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Why 'Pokemon Go' Appeals To More Than Just Nerds


  A new phone application called Pokemon Go was released Friday, and now the app has more downloads than Tinder.

Unlike a normal video game, the app gets players out of the house and is a talking point for possible new friendships.

There are at least 100 people on the south side of Utah State University campus on Monday night. They’re mostly college students in their 20s and they all have their phones out, scanning intently for new Pokemon to appear. As I approach them, a rare Pokemon appears, and dozens of them shout and hop on bikes and skateboards to chase the little monster.


As I watch the huge group of people obsessing over the game, I can’t get one question out of my head. That’s when I meet David Zahm, a 25-year-old sophomore at USU, who’s playing the game enthusiastically with his friends. So I ask him:


“I know that a lot of people think Pokemon is, like, really nerdy, and so some people don’t even play it. But obviously this is bringing a lot of people out,” I say. “So are people just overcoming their inner nerd, or is Pokemon not actually nerdy?”

“This is the age of the nerd. The age of the nerd has begun, for sure,” Zahm said. “Whether or not they like to admit it, even the jocks will be playing nerdy stuff with us all the time. Playing Pokemon isn’t a bad thing. There are so many new faces, so many new people to meet. Making like five friends a day... This is awesome.”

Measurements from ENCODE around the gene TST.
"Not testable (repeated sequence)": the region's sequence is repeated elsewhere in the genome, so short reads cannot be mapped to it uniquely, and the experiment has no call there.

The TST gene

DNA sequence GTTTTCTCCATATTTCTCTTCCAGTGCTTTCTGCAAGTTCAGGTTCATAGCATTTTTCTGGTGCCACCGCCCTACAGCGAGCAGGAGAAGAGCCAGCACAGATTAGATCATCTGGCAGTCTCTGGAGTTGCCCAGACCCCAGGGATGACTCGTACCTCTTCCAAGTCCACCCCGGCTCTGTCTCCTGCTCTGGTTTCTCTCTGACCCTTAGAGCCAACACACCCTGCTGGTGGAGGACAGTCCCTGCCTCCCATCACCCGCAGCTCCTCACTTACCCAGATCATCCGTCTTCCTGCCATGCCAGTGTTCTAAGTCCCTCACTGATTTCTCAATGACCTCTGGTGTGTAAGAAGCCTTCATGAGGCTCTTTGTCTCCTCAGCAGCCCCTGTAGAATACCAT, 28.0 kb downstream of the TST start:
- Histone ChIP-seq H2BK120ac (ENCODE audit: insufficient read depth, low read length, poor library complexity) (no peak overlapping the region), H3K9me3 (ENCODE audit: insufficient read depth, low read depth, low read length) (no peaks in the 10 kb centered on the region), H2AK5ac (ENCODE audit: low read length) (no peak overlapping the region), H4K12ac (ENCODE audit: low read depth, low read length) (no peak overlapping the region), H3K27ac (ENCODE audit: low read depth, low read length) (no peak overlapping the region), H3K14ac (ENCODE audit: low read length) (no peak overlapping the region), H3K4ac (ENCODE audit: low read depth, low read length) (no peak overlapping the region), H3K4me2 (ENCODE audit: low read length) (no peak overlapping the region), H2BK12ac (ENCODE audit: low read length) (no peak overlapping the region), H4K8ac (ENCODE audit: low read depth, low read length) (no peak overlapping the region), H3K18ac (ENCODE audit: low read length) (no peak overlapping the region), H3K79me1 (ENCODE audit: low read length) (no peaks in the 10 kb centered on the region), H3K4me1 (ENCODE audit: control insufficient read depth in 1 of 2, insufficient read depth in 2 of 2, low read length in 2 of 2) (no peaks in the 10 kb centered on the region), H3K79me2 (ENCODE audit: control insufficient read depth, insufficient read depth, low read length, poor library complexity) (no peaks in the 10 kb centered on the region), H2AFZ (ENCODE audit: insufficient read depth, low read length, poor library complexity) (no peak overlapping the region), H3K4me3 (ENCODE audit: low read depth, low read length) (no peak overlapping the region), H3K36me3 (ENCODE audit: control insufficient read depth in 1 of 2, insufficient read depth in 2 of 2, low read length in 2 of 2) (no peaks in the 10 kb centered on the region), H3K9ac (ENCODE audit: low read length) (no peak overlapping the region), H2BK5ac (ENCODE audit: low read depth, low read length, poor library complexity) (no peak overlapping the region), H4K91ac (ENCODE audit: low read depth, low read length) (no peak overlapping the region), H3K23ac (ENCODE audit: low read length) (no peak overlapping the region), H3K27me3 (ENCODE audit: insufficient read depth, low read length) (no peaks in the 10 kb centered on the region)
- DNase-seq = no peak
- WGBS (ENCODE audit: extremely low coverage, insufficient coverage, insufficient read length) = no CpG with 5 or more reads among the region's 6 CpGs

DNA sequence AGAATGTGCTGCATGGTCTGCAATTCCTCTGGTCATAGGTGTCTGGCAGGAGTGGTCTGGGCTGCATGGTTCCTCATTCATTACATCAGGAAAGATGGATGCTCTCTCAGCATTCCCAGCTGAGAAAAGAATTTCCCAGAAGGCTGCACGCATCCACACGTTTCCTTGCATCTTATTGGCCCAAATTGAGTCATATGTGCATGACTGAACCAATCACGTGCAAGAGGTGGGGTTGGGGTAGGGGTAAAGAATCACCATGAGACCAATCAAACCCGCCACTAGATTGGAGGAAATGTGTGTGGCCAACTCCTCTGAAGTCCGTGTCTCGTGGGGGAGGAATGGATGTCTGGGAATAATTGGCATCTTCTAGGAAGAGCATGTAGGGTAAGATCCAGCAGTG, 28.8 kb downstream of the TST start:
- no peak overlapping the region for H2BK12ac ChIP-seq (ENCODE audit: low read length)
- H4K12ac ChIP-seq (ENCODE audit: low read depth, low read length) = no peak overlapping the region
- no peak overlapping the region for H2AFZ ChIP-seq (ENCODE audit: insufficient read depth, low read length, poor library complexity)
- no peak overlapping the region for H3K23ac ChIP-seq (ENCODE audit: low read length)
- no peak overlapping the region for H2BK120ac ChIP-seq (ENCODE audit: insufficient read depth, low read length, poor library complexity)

I’m not sure whether we can truly call it the age of the nerd, but Zahm’s second idea was one that I heard repeatedly: people love Pokemon Go because it creates so many opportunities to make new friends.

“Normally I’d be sitting on my couch, you know, playing video games at home. Especially this late at night,” said Hunter Hale, a 21-year-old sophomore from USU. “So it lets me get out and meet people and interact. You can meet people online, but it’s not the same because it’s not face to face.”

Hale said Pokemon Go has created a social night life of sorts in Logan, a town that’s usually pretty dead at night.

“I’ve already met a lot of people, just through people that I work with,” Hale said. “So it’s already expanded my friend base by a lot, just by coming out here and talking to people.”

Bronson Fife, a 21-year-old sophomore from USU, says Pokemon Go gives players something to talk about.

“It brings everyone outside and we have something in common and we don’t even know each other,” he said. “I’ve been up here a couple nights now and I’m actually starting to make a couple friends, remember names, and I’ve actually started meeting people randomly on the street and started hanging out with them at that moment and became friends.”

Not only do players meet new people in their own town, it’s also a way to meet people in other places. Here’s David Zahm, who said earlier that now is the age of the nerd...

“As far as I understand, certain cities have a higher influx of certain Pokemon, which is why I’m really looking forward to going down to Salt Lake this week so I can see what they have.”

Elmer Acevedo, a 25-year-old man from Roy, Utah who came to campus to play Pokemon Go with his friends, said the game allows people to cross social boundaries and meet people they never would have thought to talk to.

“We were just talking to someone who looked like she was coming from class and she was wearing a nurse’s outfit,” he said. “And she was like, ‘Oh, are you guys playing Pokemon Go, too?’ And we were like, ‘Of course!’ So I think it’s just bringing everyone together.”

Pokemon Go may be a simple game. There’s no storyline. The only real goal is to catch as many of the little monsters as you can. But at least it’s getting people out of the house, adding a little bit of imagination to reality, and making it a little easier to get exercise and make friends.